The dedication to craft and expertise demonstrated by Peerless and a handful of other brands, including the impeccable Blade and Bow, Castle & Key, Knob Creek, Russell’s Reserve, Woodford Reserve, and Little Book, the cult classic produced by the Jim Beam distillery, ensures that the bourbon boom is in no danger of a downturn anytime soon.
More than a decade in, “some folks still ask if we’re in a bubble, worrying that it is liable to pop as soon as young drinkers move on to something else,” Risen notes.
“They’ve been asking for a while, every time another liquor becomes trendy: tequila, mezcal, sake. And maybe some folks will move on; tastes have changed before. But it’s more likely that bourbon, and bourbon drinkers, are simply returning to a long history that was briefly interrupted. America is making better whiskey than ever, and America’s whiskey drinkers know it. It’s not about a bubble popping. It’s about the brown water finding its level.”
You can see it at places as varied as the members-only Multnomah Whiskey Library in Portland, Oregon, one of the most beautiful bars devoted to brown spirits anywhere in the world, and other similar temples of tippling where an allocation of Pappy Van Winkle is looked upon as an act of god; and Somerset, Kentucky, where the award-winning Horse Soldier Bourbon recently broke ground on a new $200 million “whiskey tourism destination.”
That comes on the heels of Jim Beam’s unveiling of its new Fred B. Noe Distillery in Clermont, Kentucky, named in honor of its legendary seventh-generation Master Distiller. As his son Freddie Noe, Beam’s eighth-generation Master Distiller, puts it, the new distillery “represents my family’s bourbon legacy—both where we’ve been and where we’re headed.”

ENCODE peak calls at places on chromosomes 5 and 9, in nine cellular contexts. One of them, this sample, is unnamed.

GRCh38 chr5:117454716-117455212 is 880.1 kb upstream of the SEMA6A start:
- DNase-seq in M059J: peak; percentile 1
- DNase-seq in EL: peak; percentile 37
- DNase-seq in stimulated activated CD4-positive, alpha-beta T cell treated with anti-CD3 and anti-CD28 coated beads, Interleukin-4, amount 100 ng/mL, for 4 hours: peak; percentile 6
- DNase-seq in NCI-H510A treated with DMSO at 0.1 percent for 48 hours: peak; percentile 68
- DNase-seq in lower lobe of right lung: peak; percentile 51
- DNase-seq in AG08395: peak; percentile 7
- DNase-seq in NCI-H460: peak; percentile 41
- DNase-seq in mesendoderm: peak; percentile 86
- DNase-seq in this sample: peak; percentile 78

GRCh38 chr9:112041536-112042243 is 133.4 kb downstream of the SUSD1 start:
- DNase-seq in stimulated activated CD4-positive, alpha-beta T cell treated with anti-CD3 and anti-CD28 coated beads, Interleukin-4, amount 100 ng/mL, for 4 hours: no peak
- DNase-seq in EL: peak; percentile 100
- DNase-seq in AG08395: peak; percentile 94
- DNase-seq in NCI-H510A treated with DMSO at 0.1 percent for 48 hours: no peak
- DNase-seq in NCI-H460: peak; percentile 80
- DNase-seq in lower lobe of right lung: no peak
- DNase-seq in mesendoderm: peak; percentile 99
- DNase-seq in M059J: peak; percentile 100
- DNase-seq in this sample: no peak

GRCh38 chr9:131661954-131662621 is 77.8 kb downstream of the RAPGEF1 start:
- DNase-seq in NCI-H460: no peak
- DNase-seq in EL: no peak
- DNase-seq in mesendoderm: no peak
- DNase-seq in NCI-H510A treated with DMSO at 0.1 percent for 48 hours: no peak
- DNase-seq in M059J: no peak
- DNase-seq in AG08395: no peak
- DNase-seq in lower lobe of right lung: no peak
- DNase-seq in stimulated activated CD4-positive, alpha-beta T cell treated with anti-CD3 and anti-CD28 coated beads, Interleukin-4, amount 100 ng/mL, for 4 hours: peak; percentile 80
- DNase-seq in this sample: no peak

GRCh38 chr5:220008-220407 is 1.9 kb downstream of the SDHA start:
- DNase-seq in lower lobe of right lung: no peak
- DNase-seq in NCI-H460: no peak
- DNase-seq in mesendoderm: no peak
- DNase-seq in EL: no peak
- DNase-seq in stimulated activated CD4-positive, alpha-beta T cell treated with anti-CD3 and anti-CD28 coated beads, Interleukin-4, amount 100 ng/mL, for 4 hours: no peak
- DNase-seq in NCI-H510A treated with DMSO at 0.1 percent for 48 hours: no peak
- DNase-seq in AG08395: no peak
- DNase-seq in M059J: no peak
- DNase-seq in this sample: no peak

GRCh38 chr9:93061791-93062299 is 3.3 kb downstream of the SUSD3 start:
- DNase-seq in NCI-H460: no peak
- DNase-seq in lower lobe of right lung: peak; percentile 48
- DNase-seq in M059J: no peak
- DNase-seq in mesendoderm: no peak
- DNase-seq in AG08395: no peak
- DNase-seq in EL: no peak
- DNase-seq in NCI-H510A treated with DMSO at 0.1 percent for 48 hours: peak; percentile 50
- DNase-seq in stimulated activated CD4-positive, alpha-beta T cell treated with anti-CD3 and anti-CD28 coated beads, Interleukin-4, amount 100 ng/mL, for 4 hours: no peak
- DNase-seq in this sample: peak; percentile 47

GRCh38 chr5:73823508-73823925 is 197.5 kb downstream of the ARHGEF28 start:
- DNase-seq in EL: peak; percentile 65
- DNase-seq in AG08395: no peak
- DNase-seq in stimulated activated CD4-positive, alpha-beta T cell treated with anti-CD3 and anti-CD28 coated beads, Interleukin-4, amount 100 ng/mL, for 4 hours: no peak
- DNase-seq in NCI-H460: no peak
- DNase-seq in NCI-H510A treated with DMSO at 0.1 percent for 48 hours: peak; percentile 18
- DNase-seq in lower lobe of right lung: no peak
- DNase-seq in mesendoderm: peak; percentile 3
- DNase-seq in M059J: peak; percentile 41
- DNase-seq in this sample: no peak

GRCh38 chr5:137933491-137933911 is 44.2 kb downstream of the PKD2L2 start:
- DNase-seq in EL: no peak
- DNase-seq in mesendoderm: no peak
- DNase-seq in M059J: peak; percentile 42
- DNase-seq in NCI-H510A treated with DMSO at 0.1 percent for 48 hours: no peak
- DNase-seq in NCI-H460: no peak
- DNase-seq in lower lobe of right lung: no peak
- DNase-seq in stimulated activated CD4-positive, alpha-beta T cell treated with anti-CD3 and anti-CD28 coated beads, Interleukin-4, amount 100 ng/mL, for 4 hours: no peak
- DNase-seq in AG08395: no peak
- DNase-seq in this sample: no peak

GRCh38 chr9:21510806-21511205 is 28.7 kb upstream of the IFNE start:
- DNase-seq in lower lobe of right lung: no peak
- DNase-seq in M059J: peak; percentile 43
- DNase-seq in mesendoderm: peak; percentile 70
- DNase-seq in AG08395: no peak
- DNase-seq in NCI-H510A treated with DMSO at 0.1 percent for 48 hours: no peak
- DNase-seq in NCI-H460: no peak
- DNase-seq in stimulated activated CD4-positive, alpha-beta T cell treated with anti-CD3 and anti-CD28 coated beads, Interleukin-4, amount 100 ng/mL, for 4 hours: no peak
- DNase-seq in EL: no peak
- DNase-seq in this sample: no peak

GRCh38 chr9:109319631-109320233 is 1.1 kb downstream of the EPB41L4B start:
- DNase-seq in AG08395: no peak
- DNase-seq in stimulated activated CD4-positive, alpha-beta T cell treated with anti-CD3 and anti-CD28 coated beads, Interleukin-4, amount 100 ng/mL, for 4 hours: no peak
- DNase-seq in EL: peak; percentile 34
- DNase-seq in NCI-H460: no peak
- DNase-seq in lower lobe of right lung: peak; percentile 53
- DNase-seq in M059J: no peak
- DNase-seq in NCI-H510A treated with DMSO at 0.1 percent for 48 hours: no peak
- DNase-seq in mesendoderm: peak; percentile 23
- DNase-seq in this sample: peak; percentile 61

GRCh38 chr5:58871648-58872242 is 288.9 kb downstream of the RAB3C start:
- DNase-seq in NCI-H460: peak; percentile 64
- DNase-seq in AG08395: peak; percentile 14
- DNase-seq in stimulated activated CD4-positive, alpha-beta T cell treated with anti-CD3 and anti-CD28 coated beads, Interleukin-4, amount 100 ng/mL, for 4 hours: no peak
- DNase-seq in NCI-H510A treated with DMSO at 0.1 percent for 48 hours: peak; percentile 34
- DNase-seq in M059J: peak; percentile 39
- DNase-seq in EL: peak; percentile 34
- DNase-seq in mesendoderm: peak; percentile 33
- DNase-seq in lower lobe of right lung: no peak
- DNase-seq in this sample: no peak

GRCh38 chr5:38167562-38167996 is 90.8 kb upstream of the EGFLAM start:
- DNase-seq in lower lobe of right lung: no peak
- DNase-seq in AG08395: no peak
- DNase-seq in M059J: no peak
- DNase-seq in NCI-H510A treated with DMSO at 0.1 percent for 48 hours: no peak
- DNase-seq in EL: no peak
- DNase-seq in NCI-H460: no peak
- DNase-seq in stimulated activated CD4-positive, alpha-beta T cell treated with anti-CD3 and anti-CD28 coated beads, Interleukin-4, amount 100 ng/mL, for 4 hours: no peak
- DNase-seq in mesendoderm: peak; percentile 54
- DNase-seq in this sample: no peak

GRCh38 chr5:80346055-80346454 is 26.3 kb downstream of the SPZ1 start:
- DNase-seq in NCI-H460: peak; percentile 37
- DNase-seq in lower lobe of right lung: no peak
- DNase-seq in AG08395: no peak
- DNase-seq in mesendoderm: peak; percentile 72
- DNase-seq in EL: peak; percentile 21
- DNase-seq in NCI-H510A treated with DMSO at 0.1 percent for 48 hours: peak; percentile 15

Nor is this fresh infusion of cash limited to big-bucks brands. For the first time, CaskX, an investment company headquartered in Los Angeles, is now offering individuals the opportunity to investin shares of bourbon from independent distilleries across the U.S.
“After having success in the Scotch world, bourbon was the next natural step [for us],” says CaskX CEO Jeremy Kasler. His company purchases bourbon barrels in bulk from the industry’s “rising stars” whose products are still gaining traction. The bourbon is then aged in a licensed Kentucky warehouse, “increasing in value as it matures.” When it has come of age, CaskX helps its clients resell, bottle, or distribute their whiskey portfolio as they see fit.
“This process is really a win-win for the distilleries and the investors,” Kasler says. “By selling barrels into our system, it keeps the lights on for some distilleries while allowing investors to gain entry to a category that historically has done well even in economic uncertainty. Not to mention this process allows the whiskey to mature to its full potential in a market where distillers are often forced to bottle early in order to turn profits.”
While it might be tempting to realize a quick return—bourbon’s numbers show no signs of slowing down, and a recent live auction of rare bourbons, including the very first bottle of Peerless’ new Double Oak expression, at a recent charity event in Louisville brought in big money—we’re willing to bet quite a few of CaskX’s clients will opt to savor some of their liquid assets themselves. For, as Risen makes plain, that is the real reward.